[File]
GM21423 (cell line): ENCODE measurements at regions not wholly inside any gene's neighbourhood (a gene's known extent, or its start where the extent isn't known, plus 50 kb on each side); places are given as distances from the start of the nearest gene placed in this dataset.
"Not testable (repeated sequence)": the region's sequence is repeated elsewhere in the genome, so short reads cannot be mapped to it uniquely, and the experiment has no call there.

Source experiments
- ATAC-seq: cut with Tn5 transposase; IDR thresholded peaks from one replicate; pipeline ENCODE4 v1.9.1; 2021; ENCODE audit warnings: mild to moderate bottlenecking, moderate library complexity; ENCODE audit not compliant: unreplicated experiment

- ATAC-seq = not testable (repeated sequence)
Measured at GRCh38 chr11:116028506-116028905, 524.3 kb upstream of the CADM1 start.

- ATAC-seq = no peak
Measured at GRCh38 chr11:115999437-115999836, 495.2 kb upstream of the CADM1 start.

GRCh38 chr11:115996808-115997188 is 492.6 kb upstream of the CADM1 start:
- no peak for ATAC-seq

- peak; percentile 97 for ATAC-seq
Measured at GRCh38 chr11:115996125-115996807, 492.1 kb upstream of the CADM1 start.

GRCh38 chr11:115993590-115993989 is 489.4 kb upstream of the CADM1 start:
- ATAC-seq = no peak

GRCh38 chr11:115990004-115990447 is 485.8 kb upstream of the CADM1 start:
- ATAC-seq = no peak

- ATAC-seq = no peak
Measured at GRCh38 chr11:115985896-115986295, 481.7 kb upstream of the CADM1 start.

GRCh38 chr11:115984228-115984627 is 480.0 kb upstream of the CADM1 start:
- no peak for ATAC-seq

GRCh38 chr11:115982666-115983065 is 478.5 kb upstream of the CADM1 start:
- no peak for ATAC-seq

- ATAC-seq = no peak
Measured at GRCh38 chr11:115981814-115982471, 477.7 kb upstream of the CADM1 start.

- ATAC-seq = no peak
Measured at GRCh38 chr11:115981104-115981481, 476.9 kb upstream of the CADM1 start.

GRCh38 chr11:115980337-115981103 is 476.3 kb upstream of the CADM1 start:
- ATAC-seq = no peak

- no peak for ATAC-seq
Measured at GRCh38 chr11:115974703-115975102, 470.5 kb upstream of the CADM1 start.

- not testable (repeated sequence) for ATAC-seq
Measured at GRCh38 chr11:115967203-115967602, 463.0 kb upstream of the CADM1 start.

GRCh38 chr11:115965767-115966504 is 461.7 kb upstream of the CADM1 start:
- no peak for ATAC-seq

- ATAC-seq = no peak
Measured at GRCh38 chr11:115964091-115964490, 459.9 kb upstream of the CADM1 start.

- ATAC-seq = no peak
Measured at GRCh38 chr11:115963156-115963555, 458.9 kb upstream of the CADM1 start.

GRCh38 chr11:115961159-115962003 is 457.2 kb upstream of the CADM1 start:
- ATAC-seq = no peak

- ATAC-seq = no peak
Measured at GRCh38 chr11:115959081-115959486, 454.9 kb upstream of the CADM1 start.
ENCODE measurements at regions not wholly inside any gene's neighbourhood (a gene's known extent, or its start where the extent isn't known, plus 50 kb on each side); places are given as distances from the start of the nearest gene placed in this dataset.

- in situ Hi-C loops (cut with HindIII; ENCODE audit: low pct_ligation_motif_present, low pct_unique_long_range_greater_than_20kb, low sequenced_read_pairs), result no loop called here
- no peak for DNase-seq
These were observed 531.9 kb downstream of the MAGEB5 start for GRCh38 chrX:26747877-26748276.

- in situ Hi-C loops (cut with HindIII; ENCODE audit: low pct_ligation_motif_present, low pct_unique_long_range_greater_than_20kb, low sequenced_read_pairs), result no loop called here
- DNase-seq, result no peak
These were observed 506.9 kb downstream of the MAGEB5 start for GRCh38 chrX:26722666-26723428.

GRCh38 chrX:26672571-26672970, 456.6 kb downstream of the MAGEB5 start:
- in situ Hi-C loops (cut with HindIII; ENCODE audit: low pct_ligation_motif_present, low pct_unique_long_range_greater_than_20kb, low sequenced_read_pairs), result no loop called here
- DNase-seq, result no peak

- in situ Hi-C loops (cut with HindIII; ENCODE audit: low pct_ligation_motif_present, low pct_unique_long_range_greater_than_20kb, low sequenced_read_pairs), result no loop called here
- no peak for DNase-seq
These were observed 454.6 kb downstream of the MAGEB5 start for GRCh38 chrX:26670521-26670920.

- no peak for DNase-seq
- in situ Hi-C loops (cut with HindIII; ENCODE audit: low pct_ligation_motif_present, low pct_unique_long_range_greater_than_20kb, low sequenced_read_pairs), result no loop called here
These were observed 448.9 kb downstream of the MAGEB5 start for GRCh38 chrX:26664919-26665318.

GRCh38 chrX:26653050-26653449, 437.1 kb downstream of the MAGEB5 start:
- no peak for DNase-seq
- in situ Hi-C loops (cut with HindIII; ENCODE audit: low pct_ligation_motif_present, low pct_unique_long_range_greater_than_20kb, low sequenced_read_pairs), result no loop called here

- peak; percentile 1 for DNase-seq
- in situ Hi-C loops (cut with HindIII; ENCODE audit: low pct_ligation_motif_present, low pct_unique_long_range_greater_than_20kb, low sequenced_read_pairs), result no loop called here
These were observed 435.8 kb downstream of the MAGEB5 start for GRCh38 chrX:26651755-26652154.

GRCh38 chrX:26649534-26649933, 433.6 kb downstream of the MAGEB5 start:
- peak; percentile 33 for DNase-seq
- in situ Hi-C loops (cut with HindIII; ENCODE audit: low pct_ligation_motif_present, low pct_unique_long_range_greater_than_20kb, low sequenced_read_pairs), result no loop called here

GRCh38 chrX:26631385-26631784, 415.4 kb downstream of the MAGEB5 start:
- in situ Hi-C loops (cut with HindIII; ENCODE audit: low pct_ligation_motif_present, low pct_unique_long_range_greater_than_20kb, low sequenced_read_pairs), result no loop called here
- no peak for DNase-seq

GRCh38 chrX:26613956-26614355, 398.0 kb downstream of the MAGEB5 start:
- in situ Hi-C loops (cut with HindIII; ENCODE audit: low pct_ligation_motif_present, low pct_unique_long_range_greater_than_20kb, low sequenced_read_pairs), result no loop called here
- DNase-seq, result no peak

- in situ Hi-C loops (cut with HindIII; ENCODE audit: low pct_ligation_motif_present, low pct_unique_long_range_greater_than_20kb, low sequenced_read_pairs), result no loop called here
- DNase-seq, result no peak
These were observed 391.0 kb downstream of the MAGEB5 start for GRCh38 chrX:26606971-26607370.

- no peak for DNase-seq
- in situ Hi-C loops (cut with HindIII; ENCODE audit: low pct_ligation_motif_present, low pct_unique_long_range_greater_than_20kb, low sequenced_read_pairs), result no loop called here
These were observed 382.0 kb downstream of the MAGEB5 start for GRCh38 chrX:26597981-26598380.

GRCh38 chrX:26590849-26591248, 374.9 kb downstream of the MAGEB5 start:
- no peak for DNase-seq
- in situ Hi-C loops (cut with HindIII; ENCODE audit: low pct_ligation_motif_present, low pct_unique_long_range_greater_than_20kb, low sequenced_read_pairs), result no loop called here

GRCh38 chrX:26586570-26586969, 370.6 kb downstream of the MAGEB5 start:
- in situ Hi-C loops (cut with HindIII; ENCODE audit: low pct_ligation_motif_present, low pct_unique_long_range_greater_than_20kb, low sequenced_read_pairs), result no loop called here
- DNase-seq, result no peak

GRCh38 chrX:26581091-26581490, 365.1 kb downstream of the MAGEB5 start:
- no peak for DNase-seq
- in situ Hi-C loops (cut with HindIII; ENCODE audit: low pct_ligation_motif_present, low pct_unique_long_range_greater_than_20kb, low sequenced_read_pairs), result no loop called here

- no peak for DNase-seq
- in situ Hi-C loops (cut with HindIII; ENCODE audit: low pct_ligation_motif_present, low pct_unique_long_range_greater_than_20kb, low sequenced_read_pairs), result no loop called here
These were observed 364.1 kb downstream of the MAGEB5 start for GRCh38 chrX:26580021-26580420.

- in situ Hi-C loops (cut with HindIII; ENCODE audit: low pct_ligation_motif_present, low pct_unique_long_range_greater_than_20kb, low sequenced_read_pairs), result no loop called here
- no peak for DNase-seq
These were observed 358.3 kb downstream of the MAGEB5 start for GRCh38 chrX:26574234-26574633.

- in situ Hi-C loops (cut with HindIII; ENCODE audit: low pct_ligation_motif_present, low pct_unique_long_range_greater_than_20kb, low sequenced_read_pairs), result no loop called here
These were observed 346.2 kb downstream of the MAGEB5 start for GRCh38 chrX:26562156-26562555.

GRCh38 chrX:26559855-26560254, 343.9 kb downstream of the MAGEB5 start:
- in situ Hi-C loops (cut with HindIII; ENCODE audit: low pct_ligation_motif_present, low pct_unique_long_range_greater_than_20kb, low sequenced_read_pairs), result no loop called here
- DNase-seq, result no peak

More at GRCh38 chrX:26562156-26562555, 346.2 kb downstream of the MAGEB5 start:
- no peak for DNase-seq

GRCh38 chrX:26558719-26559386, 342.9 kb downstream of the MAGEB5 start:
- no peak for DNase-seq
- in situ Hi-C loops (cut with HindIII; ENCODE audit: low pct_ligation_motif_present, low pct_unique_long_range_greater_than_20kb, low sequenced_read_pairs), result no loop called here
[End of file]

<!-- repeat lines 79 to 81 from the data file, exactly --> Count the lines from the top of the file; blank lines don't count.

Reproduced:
These were observed 382.0 kb downstream of the MAGEB5 start for GRCh38 chrX:26597981-26598380.

GRCh38 chrX:26590849-26591248, 374.9 kb downstream of the MAGEB5 start:
- no peak for DNase-seq